Baby Boomer Product Marketing

Within the United States today somewhere around 27 percent of the population were born between the years 1946 and 1964. This time span, directly following the end of World War II, was a time when an unprecedented number of births took place, for reasons both cultural and otherwise. These children affectionately became known as the baby boomer generation. Over a quarter of the citizenship of every single U.S. state (barring Utah) are members of this home front “brigade,” and due to the fact that they have grown-up through periods of great opportunities, they are in general a wealthier bunch. The first of these people have now arrived at—or are fast approaching—retirement age, and with that comes the possibility of health decline. Folks in this age bracket have redefined the concept of what it is to grow old.  They look after themselves more, eat better and take preventive medicine. For this reason, product packaging for the baby boom generation is a major issue for them as individuals and also for the pharma industry as a whole, as they recognize the huge market that needs to accommodate expectations. And so, baby boom generation pharma packaging is a big business.

The baby boom generation’s influence is enormous, given the spending power they have; or more to the point, the companies recognize that they have. Convenience and visibility are two key issues to be factored into product developing. Retail pharma design for baby boomers needs to steer clear from sophisticated packaging, and new concepts can be put into practice with the actual product itself, because baby boomers are more inclined to try something new and unfamiliar than say the 18 to 30 bracket (which might come as a surprise). For this generation, 60 is the new 40, so anything that can help them remain in that mindset will be worth a try.  The down side is that because they are living longer—as much as 20 years longer in many cases—they will experience more health issues along the way, and therefore pharma packaging for the baby boom generation becomes more and more crucial. Arthritis makes child-proof caps practically impossible to open, so the ease of opening a bottle of medication might be the number one priority when deciding on a brand. There are certain products available even now that have packaging which enables their tops to be opened by the use of just the thumb with no twisting required. This is the direction the designers should be heading when looking at this thriving marketplace.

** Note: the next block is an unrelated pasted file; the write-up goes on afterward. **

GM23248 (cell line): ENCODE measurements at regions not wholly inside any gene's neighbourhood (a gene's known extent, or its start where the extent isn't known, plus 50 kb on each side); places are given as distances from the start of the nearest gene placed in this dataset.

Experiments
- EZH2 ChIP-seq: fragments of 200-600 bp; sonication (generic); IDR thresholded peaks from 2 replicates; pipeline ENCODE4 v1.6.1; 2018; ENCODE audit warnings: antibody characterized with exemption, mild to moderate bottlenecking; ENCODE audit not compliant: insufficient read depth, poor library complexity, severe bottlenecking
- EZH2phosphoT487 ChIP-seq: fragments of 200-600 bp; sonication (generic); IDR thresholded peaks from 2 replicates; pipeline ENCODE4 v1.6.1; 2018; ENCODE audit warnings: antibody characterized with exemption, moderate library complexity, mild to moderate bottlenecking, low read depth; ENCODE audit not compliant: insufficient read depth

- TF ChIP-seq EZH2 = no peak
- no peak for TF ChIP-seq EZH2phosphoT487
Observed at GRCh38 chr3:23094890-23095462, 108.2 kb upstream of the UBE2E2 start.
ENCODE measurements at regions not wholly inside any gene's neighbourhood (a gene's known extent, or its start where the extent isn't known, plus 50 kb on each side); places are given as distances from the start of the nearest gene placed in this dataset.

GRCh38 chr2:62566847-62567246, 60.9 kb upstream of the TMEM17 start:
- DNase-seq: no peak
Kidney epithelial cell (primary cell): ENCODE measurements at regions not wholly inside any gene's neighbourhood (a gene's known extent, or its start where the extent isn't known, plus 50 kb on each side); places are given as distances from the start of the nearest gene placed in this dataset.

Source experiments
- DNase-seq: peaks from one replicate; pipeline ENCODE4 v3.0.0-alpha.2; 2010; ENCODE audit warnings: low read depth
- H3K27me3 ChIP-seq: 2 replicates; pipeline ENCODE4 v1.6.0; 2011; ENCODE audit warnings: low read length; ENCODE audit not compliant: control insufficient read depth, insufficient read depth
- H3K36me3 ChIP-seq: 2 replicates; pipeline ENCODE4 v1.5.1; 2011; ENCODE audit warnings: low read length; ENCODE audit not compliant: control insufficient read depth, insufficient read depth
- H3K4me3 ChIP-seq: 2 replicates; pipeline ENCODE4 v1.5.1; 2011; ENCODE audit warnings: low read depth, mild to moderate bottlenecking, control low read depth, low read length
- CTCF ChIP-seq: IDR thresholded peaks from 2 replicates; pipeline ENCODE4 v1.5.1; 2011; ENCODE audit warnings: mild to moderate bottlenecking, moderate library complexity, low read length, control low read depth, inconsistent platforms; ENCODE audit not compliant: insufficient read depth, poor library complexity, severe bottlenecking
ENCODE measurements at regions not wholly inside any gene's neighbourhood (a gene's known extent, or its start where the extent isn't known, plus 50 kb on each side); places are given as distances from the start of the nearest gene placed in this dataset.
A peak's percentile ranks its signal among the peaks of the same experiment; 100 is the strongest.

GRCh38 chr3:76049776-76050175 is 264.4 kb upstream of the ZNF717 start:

Usage itself is another major determining factor for the baby boomers. Far too often, a container has to be shaken to release the capsules or tablets within and sometimes many more of them are emptied from the container than required, resulting in frustration and a very genuine possibility of losing part of a prescribed dosage, which could have further health implications. It also takes up an individual’s valuable time and is generally bad practice. It can almost be taken for granted that there will be no returning customer for this type of packaging if a better alternative can be found.  Another issue to consider about frustration with opening medication is the day-to-day anxiety that can make one’s fragile twilight years more difficult than they need to be, with the added cost of the importance of the medication being taken in regards to mental health or pain. There are controlled access dispensers coming onto the market which straight away provide a solution to this problem and immediately appeal to any baby boom generation pharma packaging needs.

The other genuine difficulty that arises as people reach their more senior years is problems with their vision. This is a major reason why retail pharma package design for baby boomers simply has to be at the forefront when drawing up concepts for packaging to meet demand. What needs to be considered is striking a happy medium between making a product easily identifiable without being in any way patronizing. Using an array of colors can help with profile and recognizable labeling can make them stand out on supermarket shelves. If the industry accepts the challenge, then baby boom generation pharma packaging can be developed along the right lines for both sides to be satisfied. The companies have a target audience worth tens of billions, and the baby boomers themselves can go on acting below their age in public while retaining dignity in private.